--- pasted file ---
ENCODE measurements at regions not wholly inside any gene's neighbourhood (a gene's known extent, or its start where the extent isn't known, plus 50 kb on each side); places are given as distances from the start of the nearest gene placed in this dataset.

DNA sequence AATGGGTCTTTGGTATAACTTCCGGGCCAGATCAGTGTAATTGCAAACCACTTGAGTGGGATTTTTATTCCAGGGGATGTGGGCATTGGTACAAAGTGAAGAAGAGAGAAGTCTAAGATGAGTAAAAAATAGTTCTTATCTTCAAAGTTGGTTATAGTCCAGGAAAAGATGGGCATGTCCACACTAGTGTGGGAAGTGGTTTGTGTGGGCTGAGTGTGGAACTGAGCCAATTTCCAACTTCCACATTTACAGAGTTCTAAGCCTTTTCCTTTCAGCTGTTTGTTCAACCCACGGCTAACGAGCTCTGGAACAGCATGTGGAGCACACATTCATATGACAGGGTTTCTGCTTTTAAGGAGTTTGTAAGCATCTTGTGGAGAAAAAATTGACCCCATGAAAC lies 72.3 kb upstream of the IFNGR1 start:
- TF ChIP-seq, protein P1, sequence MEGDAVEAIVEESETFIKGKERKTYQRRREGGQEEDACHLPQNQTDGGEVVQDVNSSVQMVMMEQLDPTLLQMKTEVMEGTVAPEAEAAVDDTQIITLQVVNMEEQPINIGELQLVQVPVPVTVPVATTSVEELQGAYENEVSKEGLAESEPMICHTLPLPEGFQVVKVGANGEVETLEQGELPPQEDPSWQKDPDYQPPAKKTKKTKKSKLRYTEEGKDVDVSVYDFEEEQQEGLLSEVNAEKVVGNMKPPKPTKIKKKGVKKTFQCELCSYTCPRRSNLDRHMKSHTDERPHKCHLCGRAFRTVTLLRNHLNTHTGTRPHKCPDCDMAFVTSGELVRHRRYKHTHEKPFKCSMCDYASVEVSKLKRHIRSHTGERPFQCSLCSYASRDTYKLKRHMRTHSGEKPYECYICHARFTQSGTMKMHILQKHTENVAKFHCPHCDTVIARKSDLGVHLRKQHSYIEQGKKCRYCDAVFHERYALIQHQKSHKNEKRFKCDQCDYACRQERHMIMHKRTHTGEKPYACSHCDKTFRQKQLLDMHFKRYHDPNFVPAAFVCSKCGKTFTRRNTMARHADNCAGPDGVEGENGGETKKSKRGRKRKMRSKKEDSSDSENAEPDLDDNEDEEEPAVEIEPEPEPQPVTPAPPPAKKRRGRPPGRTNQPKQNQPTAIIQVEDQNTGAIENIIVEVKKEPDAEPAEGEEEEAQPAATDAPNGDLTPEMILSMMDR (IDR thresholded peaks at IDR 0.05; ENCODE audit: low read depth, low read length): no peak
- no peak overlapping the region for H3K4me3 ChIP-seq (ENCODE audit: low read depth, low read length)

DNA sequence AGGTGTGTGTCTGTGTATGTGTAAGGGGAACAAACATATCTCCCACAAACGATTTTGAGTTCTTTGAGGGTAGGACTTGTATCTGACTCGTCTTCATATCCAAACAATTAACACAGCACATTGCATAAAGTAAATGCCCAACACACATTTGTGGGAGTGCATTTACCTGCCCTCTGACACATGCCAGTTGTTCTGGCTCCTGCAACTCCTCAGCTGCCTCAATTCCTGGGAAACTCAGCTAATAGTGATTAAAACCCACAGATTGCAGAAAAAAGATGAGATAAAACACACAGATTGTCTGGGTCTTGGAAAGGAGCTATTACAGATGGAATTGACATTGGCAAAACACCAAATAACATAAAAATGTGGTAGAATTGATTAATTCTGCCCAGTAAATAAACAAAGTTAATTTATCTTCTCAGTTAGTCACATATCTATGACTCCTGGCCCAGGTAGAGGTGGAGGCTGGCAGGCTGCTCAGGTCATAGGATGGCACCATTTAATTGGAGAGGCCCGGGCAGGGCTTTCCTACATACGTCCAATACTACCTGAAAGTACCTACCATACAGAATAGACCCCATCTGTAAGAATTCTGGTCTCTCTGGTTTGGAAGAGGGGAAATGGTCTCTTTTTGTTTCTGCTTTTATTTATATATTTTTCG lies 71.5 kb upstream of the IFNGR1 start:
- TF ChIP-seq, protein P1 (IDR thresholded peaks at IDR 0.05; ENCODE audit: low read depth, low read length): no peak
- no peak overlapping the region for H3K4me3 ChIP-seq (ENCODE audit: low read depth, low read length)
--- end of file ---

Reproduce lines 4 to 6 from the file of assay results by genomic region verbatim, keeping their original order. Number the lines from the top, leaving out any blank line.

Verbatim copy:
- no peak overlapping the region for H3K4me3 ChIP-seq (ENCODE audit: low read depth, low read length)

DNA sequence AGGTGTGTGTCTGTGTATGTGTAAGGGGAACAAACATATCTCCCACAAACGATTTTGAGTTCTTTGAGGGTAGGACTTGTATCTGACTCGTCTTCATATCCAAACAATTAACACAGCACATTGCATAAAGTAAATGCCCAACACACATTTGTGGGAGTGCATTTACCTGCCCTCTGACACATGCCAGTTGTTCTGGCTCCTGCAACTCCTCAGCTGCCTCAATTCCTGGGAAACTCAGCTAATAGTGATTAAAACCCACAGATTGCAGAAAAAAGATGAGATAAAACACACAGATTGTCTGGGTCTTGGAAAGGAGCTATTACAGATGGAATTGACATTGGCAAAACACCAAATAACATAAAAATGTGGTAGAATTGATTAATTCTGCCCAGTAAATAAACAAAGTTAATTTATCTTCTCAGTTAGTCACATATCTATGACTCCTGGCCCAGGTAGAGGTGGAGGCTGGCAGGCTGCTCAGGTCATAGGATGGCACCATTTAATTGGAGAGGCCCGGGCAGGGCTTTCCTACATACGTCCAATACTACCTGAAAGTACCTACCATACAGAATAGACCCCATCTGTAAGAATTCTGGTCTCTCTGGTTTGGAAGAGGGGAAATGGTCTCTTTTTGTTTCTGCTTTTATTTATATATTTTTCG lies 71.5 kb upstream of the IFNGR1 start:
- TF ChIP-seq, protein P1 (IDR thresholded peaks at IDR 0.05; ENCODE audit: low read depth, low read length): no peak